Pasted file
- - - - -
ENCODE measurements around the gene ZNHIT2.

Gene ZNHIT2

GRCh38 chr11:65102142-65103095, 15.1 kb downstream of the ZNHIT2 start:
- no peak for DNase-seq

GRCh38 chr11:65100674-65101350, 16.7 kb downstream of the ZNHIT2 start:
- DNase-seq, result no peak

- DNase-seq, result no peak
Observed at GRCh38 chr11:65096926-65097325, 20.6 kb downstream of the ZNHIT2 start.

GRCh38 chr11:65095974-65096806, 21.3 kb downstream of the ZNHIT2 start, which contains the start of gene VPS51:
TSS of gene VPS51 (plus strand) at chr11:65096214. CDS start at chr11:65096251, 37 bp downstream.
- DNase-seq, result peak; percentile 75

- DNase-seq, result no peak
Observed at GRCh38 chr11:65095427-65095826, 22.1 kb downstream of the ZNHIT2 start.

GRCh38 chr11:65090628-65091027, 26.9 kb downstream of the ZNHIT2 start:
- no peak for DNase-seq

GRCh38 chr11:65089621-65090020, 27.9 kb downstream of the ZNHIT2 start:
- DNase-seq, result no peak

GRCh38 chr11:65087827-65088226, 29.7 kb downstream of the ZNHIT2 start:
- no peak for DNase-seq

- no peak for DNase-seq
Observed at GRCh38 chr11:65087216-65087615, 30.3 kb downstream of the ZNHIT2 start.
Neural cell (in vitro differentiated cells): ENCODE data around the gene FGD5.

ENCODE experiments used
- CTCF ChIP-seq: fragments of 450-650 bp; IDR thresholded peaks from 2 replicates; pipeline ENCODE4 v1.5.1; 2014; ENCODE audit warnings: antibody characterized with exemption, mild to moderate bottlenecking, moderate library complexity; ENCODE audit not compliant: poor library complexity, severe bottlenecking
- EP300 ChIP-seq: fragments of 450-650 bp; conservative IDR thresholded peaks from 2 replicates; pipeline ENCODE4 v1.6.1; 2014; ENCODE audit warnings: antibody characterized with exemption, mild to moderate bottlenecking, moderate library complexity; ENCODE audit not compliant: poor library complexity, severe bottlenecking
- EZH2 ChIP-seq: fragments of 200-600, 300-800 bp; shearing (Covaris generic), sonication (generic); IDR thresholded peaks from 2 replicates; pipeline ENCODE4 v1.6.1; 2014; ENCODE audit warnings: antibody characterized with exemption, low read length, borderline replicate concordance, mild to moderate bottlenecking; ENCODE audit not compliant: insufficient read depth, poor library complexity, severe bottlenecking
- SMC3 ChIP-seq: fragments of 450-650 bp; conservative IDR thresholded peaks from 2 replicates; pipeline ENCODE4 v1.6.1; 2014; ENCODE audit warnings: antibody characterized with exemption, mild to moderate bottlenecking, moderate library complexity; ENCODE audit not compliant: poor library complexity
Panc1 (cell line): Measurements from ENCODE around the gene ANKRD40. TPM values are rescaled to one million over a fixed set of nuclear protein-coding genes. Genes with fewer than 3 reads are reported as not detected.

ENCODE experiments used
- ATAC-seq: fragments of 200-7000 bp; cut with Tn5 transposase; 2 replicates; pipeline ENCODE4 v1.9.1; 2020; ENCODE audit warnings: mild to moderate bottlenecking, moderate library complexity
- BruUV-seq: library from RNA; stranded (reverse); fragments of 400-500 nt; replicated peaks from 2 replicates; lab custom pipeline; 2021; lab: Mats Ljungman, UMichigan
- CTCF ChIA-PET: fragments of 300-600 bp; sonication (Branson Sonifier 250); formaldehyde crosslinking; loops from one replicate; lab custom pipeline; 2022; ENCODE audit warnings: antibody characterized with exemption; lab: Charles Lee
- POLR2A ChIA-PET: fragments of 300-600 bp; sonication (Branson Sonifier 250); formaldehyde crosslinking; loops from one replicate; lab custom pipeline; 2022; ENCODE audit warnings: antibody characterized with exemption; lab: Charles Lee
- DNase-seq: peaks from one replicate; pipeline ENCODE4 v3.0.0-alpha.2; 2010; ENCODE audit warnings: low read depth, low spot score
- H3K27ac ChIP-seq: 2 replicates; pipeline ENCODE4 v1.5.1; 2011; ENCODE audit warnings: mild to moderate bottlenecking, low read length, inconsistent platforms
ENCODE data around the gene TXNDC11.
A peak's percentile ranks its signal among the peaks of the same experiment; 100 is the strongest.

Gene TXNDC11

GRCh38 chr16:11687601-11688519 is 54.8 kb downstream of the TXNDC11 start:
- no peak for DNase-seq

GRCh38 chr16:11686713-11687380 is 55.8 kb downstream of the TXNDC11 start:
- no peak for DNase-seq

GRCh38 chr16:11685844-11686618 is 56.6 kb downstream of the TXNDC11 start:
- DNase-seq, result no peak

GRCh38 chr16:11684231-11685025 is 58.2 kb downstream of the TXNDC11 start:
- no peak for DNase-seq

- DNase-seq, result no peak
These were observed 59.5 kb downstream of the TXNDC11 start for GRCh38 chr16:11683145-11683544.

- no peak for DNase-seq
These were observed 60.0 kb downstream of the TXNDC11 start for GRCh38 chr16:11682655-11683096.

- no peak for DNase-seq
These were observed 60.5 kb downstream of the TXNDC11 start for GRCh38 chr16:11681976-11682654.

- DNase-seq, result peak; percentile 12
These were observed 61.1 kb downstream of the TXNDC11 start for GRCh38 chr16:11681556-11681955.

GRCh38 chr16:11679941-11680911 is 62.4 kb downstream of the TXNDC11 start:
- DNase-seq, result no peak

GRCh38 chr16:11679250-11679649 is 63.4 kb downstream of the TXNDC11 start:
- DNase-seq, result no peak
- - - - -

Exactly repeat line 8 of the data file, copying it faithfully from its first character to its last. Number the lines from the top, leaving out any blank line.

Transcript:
Observed at GRCh38 chr11:65096926-65097325, 20.6 kb downstream of the ZNHIT2 start.